Question: I work in the SNF for a large company with several facilities. Within the last year, the administration of the company has implemented the idea that the treating therapist is to do "point-of-service" documentation during the course of treating patients and bill for the time spent documenting.
Initially, we were a paper documentation entity....now we are doing computer documentation. Still, they expect me to bill that documentation time as "goal setting," and/or planning goals with the patient. I feel that it is unfair and unethical for me to be billing a patient while I type, (very slowly) and recap our entire week of therapy.
What does Medicare say about this for both Medicare Part A and Part B?
Answer: Medicare is very clear about this. For Part A, the RAI (Resident Assessment Instrument) Manual, Chapter 3, page 3-187 states "The therapist's time spent on documentation or on initial evaluation may not be included."
For Part B, the IOM manual called Pub. 100-04, Medicare Claims Processing Manual, Chapter 5 - Part B Outpatient Rehabilitation and CORF/OPT Services, §20.3 - Determining what time counts towards 15-minute times codes - all claims, states: "Providers report the code for the time actually spent in the delivery of the modality requiring constant attendance and therapy services. Pre- and post-delivery services are not counted in determining the treatment time. In other words, the time counted as "intra-service care" begins when the therapist .. is directly working with the patient to deliver treatment services. The patient should already be in the treatment area (e.g. on the treatment table or mat or in the gym) and prepared to begin treatment.
The time counted is the time the patient is treated. ..The time the patient spends not being treated because of the need for toileting or resting should not be billed. In addition, the time spent waiting to use a piece of equipment or for other treatment to begin is not considered treatment time."
While we have always advocated point-of-service documentation, this does not mean that all of the time spent documenting should be billed to the patient, especially when typing slowly!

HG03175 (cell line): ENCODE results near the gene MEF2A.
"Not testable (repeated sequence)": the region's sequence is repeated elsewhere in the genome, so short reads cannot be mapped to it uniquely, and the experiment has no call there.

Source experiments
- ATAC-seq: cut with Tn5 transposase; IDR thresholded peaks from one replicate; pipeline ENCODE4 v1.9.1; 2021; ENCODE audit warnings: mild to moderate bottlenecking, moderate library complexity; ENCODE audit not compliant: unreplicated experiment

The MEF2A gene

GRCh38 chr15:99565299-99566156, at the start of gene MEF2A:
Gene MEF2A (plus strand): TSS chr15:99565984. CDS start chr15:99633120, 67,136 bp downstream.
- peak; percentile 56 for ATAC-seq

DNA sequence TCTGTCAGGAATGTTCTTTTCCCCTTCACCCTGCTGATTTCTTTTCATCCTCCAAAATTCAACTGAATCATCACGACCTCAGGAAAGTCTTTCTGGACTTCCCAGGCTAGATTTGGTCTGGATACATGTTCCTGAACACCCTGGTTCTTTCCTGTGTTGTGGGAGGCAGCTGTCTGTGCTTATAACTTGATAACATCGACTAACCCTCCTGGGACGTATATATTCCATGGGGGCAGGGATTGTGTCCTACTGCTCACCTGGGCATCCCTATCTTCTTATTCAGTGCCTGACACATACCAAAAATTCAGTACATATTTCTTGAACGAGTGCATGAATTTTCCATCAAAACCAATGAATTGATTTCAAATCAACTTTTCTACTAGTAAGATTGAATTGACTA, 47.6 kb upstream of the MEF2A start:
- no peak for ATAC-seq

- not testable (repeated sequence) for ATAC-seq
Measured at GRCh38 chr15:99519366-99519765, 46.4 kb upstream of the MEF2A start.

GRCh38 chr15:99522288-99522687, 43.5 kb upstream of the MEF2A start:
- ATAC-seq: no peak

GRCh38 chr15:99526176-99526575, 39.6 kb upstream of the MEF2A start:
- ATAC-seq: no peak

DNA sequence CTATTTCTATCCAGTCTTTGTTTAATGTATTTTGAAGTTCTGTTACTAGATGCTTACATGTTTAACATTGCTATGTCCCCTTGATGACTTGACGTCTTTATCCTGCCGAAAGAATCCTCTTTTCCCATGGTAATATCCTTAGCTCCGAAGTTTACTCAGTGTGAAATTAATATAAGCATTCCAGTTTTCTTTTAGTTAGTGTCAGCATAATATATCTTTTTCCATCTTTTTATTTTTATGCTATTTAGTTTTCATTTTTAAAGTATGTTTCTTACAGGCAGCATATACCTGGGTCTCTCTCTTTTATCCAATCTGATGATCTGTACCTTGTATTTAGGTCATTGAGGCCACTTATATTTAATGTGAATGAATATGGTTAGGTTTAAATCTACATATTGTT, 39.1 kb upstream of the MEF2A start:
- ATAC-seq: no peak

During our seminars, we spend time on the subject of considering what should actually be called a skilled service. We have found that most of the time we, as therapists, do ourselves a disservice in counting what we do that is skilled. Certainly discussing progress with the patient, teaching the patient about the disease process, obtaining information from them that relates to our treatment that day, as well as performing observation and assessment is skilled therapy and should be included in the time billed. However, having the patient just sit there while you are reading what you are typing is not skilled treatment, no matter how you slice it.
If the patient is performing an activity, and you are supervising that activity, with direct patient observation, instruction, and assessment while, at the same time, you are documenting, then you are billing for the skilled treatment time, not the documentation time.
Disclaimer: The answers that we provide are based on Medicare guidelines for what is payable under the Medicare Part A and Part B Benefit. As always, the provider should be aware of the other regulations that might supersede the Medicare payment guidelines such as the State Practice Act and the State Administrative Code. In any scenario, the practitioner must go with the most stringent requirement in order to be compliant. The information provided is current as of the time of publication.
Pauline M. Franko, PT is owner of Encompass Consulting & Education, LLC; a consulting and education company specializing in Medicare Consulting, Compliance and Training, based in Tamarac, FL. The company's "Direction on Demand" service specializes in providing the rehabilitation professional with a clear, easy way to understand how to provide Medicare compliant services to their patients in the SNF and Outpatient settings. Danna Mullins is an associate and lecturer with Encompass and practicing physical therapist. You may contact the authors through the Encompass website at www.encompassmedicare.com or by phone at 954-720-4087.